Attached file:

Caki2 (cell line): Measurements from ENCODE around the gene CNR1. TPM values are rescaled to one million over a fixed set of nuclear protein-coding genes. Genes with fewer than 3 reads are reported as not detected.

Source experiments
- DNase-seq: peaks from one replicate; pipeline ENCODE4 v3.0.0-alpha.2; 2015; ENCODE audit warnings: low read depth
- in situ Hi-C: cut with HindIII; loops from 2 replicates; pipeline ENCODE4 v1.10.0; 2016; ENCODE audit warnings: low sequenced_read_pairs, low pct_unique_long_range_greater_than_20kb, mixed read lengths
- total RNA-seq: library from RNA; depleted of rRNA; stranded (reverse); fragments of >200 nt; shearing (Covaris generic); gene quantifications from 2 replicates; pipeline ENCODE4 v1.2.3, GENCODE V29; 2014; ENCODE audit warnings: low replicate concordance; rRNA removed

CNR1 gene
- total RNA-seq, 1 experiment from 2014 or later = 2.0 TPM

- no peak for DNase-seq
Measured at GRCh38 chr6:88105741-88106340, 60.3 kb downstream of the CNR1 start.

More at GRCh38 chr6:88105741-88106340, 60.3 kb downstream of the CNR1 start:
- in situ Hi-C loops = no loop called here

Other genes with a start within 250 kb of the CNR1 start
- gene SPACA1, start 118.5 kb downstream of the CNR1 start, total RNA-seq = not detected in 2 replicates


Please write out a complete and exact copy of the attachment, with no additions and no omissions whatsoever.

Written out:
Caki2 (cell line): Measurements from ENCODE around the gene CNR1. TPM values are rescaled to one million over a fixed set of nuclear protein-coding genes. Genes with fewer than 3 reads are reported as not detected.

Source experiments
- DNase-seq: peaks from one replicate; pipeline ENCODE4 v3.0.0-alpha.2; 2015; ENCODE audit warnings: low read depth
- in situ Hi-C: cut with HindIII; loops from 2 replicates; pipeline ENCODE4 v1.10.0; 2016; ENCODE audit warnings: low sequenced_read_pairs, low pct_unique_long_range_greater_than_20kb, mixed read lengths
- total RNA-seq: library from RNA; depleted of rRNA; stranded (reverse); fragments of >200 nt; shearing (Covaris generic); gene quantifications from 2 replicates; pipeline ENCODE4 v1.2.3, GENCODE V29; 2014; ENCODE audit warnings: low replicate concordance; rRNA removed

CNR1 gene
- total RNA-seq, 1 experiment from 2014 or later = 2.0 TPM

- no peak for DNase-seq
Measured at GRCh38 chr6:88105741-88106340, 60.3 kb downstream of the CNR1 start.

More at GRCh38 chr6:88105741-88106340, 60.3 kb downstream of the CNR1 start:
- in situ Hi-C loops = no loop called here

Other genes with a start within 250 kb of the CNR1 start
- gene SPACA1, start 118.5 kb downstream of the CNR1 start, total RNA-seq = not detected in 2 replicates